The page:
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Frequency of Loss of Function Variants in LRRK2 in Parkinson Disease

Blauwendraat, C; Reed, X; Kia, DA; Gan-Or, Z; Lesage, S; Pihlstrøm, L; Guerreiro, R; ... COURAGE-PD (Comprehensive Unbiased Risk Factor Assessment for Ge, ; + view all (2018) Frequency of Loss of Function Variants in LRRK2 in Parkinson Disease. JAMA Neurology 10.1001/jamaneurol.2018.1885. (In press).

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Abstract

Importance: Pathogenic variants in LRRK2 are a relatively common genetic cause of Parkinson disease (PD). Currently, the molecular mechanism underlying disease is unknown, and gain and loss of function (LOF) models of pathogenesis have been postulated. LRRK2 variants are reported to result in enhanced phosphorylation of substrates and increased cell death. However, the double knockout of Lrrk2 and its homologue Lrrk1 results in neurodegeneration in a mouse model, suggesting that disease may occur by LOF. Because LRRK2 inhibitors are currently in development as potential disease-modifying treatments in PD, it is critical to determine whether LOF variants in LRRK2 increase or decrease the risk of PD. Objective: To determine whether LRRK1 and LRRK2 LOF variants contribute to the risk of developing PD. Design, Setting, and Participants: To determine the prevailing mechanism of LRRK2-mediated disease in human populations, next-generation sequencing data from a large case-control cohort (>23 000 individuals) was analyzed for LOF variants in LRRK1 and LRRK2. Data were generated at 5 different sites and 5 different data sets, including cases with clinically diagnosed PD and neurologically normal control individuals. Data were collected from 2012 through 2017. Main Outcomes and Measures: Frequencies of LRRK1 and LRRK2 LOF variants present in the general population and compared between cases and controls. Results: Among 11 095 cases with PD and 12 615 controls, LRRK1 LOF variants were identified in 0.205% of cases and 0.139% of controls (odds ratio, 1.48; SE, 0.571; 95% CI, 0.45-4.44; P = .49) and LRRK2 LOF variants were found in 0.117% of cases and 0.087% of controls (odds ratio, 1.48; SE, 0.431; 95% CI, 0.63-3.50; P = .36). All association tests suggested lack of association between LRRK1 or LRRK2 variants and PD. Further analysis of lymphoblastoid cell lines from several heterozygous LOF variant carriers found that, as expected, LRRK2 protein levels are reduced by approximately half compared with wild-type alleles. Conclusions and Relevance: Together these findings indicate that haploinsufficiency of LRRK1 or LRRK2 is neither a cause of nor protective against PD. Furthermore, these results suggest that kinase inhibition or allele-specific targeting of mutant LRRK2 remain viable therapeutic strategies in PD.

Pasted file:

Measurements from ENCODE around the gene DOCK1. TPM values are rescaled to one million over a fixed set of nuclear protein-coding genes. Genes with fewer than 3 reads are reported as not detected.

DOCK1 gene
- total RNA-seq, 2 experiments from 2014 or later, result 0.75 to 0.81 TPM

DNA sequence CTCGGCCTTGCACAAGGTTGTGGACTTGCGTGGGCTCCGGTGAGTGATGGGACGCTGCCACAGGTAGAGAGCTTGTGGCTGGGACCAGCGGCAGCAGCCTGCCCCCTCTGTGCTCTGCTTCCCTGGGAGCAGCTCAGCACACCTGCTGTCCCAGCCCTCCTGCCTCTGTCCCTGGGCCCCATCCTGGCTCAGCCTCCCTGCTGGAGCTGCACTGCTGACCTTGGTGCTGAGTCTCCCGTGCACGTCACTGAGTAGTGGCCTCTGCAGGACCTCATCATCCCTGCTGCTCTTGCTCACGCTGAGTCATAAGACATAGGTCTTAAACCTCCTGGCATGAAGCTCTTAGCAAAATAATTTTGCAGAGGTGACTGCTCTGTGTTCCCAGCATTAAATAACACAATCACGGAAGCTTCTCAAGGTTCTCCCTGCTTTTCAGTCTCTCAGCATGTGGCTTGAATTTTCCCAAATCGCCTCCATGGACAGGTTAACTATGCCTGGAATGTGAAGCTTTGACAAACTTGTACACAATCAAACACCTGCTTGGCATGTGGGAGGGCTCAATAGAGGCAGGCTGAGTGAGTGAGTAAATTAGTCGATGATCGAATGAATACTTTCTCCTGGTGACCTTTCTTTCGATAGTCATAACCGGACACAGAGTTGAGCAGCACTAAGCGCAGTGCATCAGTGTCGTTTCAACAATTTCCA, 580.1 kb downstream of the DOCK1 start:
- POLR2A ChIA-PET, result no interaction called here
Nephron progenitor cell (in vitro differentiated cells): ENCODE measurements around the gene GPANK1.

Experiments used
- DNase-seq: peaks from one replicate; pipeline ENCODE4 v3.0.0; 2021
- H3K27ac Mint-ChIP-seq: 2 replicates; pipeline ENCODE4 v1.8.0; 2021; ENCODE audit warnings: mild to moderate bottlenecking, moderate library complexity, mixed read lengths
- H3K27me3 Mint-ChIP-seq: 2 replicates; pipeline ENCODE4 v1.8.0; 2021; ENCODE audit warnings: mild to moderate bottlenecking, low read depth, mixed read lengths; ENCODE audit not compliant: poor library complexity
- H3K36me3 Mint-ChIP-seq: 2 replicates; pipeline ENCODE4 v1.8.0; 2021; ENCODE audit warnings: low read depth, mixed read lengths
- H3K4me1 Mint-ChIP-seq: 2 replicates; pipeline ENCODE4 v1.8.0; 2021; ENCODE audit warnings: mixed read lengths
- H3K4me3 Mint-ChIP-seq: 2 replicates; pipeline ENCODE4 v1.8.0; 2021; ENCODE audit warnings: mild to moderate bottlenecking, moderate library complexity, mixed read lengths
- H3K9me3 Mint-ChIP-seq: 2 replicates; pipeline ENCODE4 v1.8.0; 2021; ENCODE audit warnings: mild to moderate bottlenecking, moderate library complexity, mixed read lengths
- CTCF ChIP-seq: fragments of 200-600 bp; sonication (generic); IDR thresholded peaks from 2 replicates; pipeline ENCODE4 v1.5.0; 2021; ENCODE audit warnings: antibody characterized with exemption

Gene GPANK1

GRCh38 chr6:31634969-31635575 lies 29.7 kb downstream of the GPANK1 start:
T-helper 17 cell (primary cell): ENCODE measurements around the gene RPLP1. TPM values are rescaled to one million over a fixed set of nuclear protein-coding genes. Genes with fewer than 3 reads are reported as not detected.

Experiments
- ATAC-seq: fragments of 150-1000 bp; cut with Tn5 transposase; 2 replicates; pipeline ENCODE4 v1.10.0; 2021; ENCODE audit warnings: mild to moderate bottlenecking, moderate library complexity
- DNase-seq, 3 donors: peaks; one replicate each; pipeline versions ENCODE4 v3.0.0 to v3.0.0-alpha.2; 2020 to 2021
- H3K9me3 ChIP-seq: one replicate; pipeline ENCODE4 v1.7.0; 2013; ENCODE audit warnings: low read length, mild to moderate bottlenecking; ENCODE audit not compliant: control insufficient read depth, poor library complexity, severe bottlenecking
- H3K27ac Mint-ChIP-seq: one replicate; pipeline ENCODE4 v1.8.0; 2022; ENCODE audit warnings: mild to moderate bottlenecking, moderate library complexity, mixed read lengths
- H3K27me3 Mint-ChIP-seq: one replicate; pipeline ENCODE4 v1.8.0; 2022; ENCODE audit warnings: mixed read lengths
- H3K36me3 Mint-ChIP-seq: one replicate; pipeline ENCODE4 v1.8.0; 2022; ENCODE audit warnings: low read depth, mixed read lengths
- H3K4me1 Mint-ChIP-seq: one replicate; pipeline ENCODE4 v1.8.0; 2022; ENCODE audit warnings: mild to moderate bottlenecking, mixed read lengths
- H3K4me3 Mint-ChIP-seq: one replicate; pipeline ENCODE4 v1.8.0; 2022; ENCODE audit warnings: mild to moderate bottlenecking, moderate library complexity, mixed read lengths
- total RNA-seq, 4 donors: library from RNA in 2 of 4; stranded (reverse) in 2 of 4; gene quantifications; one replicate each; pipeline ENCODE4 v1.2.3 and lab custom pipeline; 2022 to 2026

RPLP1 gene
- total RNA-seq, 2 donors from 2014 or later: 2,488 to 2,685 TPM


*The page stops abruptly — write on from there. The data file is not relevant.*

Type: Article
Title: Frequency of Loss of Function Variants in LRRK2 in Parkinson Disease
Location: United States
DOI: 10.1001/jamaneurol.2018.1885
Publisher version: http://doi.org/10.1001/jamaneurol.2018.1885
Language: English
UCL classification: UCL > Provost and Vice Provost Offices
UCL > Provost and Vice Provost Offices > School of Life and Medical Sciences
UCL > Provost and Vice Provost Offices > School of Life and Medical Sciences > Faculty of Brain Sciences
UCL > Provost and Vice Provost Offices > School of Life and Medical Sciences > Faculty of Brain Sciences > UCL Queen Square Institute of Neurology
UCL > Provost and Vice Provost Offices > School of Life and Medical Sciences > Faculty of Brain Sciences > UCL Queen Square Institute of Neurology > Clinical and Movement Neurosciences
UCL > Provost and Vice Provost Offices > School of Life and Medical Sciences > Faculty of Brain Sciences > UCL Queen Square Institute of Neurology > Neurodegenerative Diseases
URI: http://discovery.ucl.ac.uk/id/eprint/10058217
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